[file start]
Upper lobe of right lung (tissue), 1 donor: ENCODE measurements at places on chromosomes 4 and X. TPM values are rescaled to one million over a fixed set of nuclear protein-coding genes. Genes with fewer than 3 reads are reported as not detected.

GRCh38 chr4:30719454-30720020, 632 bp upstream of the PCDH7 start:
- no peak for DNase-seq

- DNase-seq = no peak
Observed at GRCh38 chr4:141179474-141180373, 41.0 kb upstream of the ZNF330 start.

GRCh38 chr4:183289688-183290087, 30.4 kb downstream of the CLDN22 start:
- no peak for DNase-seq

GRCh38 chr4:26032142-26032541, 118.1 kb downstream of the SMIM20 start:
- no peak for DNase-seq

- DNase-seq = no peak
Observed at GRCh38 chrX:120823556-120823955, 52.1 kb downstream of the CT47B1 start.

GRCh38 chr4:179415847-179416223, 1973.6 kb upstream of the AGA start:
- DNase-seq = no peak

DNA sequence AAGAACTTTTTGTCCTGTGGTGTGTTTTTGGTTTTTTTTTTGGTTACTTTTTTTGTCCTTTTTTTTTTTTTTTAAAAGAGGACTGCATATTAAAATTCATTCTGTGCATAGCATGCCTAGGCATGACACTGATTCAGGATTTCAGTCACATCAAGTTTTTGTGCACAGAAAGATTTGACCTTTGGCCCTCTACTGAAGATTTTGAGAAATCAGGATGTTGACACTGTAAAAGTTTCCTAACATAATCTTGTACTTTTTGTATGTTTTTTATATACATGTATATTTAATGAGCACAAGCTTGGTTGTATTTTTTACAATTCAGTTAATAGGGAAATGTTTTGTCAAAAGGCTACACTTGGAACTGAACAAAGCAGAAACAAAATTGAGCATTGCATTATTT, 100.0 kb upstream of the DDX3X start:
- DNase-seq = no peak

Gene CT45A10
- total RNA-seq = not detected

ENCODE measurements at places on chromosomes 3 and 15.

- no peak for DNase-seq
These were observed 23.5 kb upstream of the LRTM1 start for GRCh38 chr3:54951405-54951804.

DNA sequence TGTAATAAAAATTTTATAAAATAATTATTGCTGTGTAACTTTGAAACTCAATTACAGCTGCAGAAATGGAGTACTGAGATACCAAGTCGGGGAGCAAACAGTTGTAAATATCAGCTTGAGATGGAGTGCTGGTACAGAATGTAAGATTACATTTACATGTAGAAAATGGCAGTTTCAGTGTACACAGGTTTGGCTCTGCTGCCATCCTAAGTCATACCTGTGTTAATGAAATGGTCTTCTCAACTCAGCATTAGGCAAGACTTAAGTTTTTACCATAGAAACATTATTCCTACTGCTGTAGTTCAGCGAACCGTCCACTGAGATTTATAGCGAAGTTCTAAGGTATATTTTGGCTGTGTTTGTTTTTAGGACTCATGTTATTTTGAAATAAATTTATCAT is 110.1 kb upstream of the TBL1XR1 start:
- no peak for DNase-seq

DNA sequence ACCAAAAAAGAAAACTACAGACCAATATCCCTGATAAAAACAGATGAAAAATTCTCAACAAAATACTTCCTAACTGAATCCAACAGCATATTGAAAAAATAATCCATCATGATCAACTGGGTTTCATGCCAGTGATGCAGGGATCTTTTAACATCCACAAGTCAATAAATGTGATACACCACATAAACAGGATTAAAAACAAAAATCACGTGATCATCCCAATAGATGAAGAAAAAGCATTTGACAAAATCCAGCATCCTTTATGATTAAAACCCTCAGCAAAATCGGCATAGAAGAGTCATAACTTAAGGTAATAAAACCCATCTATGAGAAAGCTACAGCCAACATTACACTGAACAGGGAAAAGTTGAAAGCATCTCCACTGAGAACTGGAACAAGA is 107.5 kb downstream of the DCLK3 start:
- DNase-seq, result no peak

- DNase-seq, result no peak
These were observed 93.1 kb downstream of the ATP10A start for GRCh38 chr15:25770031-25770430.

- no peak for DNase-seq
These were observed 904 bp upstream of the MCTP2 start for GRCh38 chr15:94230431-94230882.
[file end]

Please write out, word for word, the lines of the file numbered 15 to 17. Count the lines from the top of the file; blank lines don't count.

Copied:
- DNase-seq = no peak

Gene CT45A10
- total RNA-seq = not detected